Lakeland Police on Wednesday arrested a 64-year-old Polk City woman, charging her with embezzling nearly $900,000 from a Lakeland plumbing company over seven years.
Lakeland Police investigators say Helen Marie Haffner was a secretary for Pro Plumbing on Gary Road for 16 years and wrote hundreds of checks to herself and to her husband, Thomas Haffner, between August 2015 and May 2022. According to an affidavit, she told police she has had a decades-long gambling addiction.
Business records on file with the state show Pro Plumbing, which also goes by The Original Pro Plumbing, is owned by David and Teresa Smith. Its website states it has been in business since 1985.
The police affidavit shows an owner, whose name was redacted in the report given to the media, discovered that the accounting books and profits appeared inaccurate when she looked at the bank statements in early May 2022. She asked her bank for statements dating back to January 2015 and found that Haffner had repeatedly forged her signature on checks to herself, Haffner’s husband – who has never worked for Pro Plumbing – and other business and financial institutions.
The owner explained that she had been at home, caring for a sick family member, while her husband was in the field working, leaving Haffner alone at the office with access to checks, data entry logs, and business credit card information.
An outside CPA firm then conducted an audit and found the massive theft, including at least 335 checks identified as stolen and forged, totaling $823,154. The owner told investigators that while Haffner had authority to write checks, she was never given permission to sign the checks.
In addition, Pro Plumbing’s credit card was used to transfer funds to a PayPal account labeled “PayPal Helen and Thomas” and to buy items from Amazon. The credit card thefts totaled $59,455.
Investigator Kenneth Jones brought Haffner to LPD headquarters and questioned her, but did not read her her Miranda Rights, explaining she did not have to answer his questions and could leave at any time. Haffner told Jones that she was hired for $10 an hour and claimed she was paid in cash, under the table. Eventually, her salary was increased to $15 an hour, and she earned $30,000 a year.
“The defendant admitted she has had a gambling problem since she was 21 years old and is currently in a program ‘Gambling Anonymous,’” Jones wrote in the affidavit. “The defendant was asked if she feels her gambling problem interfered with her job at Pro Plumbing, and she stated, ‘I want to that answer that question, but I don’t want to incriminate myself, so I prefer not to answer that question.’”
She was shown checks made out to her husband that she could not explain, saying she would not want to answer “without getting legal counsel.”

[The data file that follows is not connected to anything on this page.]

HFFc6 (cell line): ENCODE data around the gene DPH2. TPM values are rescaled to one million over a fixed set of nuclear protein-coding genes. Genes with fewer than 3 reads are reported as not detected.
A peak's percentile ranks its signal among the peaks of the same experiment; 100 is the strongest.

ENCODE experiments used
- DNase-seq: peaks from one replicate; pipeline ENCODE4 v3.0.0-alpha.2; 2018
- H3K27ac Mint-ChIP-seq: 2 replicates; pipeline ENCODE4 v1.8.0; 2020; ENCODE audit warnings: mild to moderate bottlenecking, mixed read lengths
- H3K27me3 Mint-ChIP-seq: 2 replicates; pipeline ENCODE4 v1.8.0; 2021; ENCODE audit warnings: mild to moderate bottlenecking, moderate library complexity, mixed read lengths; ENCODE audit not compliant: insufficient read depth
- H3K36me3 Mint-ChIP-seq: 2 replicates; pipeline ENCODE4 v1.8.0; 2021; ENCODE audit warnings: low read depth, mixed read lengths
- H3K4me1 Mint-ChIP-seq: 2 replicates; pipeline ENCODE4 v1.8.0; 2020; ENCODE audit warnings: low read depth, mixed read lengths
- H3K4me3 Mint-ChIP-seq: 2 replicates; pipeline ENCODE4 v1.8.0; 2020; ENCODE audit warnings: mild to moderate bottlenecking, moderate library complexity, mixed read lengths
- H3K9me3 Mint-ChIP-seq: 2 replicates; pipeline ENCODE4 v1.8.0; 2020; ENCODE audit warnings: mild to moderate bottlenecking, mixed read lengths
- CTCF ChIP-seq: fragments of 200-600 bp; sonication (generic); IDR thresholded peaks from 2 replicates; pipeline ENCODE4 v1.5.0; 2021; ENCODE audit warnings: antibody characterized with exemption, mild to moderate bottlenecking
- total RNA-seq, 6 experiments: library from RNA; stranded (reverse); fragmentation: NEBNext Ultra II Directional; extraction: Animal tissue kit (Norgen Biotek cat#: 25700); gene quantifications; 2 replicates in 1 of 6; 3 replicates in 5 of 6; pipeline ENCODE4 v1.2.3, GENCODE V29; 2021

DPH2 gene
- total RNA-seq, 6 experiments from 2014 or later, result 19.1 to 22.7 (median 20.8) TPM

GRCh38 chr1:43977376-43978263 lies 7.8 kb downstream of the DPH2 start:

The affidavit shows that she also told Jones that when her gambling issue mounted, she began maxing out multiple credit cards, totaling $150,000 to $200,000. She said she used any winnings to gamble more.
Jones said Haffner told him, “When you’re a gambler, you don’t look at the loss. You just look at a way (to) make that, I would open this credit card so I can pay that other credit card payment.”
Shortly after Haffner was fired, Pro Plumbing’s owner received an email from her on September 10, 2022. Jones included the contents of the email in his affidavit.
“I assume you are going to press charges. I will never be able to pay anything to you when that happens,” Jones said Haffner wrote. “Stealing is stealing, whether from a person, company, or the IRS. I am sorry. I want to tell you why, not an excuse the truthful explanation. I have gambled over $250,000 online. My family knows nothing … I’ve caused enough pain and heartache. I now have to tell my family what I’ve done. My life is over.”
Haffner was booked into the Polk County Jail Wednesday, although it was not clear if she had posted bond by Thursday afternoon.
She is charged with criminal use of personal identification over $100,000, grand theft of $100,000 or more, false entries in books of a business entity, and scheme to defraud more than $50,000.
The Smiths did not respond to a phone message or email.
The Florida Council on Compulsive Gambling has online resources for those who think they might have a problem or want to get help.
In a news release last month, FCCG Executive Director Jennifer Kruse said compulsive gambling has increased over the past few years, driven by a surge in the number of gambling websites and the negative effects of COVID and economic stress.
During the 2021-2022 fiscal year, “Our 888-ADMIT-IT HelpLine responded to 1,589 contacts from Floridians seeking help for a gambling problem, which represents a staggering increase of 33% over the past three years and 26% in the past year,” she said in the release.
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